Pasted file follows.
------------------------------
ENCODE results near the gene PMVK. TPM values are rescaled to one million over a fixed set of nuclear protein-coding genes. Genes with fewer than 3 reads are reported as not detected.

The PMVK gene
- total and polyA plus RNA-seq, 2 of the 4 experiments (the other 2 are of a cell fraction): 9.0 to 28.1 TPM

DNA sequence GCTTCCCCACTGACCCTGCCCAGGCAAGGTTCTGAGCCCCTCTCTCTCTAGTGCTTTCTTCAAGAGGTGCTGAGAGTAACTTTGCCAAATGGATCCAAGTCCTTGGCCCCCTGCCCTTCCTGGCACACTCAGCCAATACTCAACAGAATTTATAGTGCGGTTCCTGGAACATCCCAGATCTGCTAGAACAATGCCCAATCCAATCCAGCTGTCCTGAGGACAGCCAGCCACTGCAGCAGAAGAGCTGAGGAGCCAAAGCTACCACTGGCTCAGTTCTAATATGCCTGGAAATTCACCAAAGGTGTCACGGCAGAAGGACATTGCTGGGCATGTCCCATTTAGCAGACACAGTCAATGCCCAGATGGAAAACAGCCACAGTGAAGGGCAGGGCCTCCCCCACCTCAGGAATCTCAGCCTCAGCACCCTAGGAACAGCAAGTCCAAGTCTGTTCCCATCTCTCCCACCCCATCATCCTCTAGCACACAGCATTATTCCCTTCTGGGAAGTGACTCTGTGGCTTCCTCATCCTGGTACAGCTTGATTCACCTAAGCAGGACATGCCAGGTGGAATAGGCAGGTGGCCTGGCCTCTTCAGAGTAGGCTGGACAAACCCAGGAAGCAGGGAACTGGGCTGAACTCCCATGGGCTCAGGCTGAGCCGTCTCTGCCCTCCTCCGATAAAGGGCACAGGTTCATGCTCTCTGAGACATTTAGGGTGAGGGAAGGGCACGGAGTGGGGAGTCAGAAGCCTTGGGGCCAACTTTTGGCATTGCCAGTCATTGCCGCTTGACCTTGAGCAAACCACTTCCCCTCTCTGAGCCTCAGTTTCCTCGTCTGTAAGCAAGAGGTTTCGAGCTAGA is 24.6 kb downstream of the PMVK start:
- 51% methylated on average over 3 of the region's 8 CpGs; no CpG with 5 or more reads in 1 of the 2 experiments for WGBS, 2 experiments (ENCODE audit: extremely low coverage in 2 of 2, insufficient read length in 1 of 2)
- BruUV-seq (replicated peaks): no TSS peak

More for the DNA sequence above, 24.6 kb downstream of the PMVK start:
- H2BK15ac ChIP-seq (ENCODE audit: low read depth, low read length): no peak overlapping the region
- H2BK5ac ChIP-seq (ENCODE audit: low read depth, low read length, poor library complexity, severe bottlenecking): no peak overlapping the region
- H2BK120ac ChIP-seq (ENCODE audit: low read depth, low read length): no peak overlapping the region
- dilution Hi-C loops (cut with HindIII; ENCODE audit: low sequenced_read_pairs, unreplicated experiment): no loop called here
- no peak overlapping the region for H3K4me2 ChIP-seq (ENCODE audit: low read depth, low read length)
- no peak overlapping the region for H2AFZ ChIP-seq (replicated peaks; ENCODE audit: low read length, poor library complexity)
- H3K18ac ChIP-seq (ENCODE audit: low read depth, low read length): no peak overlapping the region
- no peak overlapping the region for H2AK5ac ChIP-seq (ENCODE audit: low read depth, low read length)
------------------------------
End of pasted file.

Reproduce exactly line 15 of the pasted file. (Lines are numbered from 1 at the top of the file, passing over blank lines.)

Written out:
- no peak overlapping the region for H2AK5ac ChIP-seq (ENCODE audit: low read depth, low read length)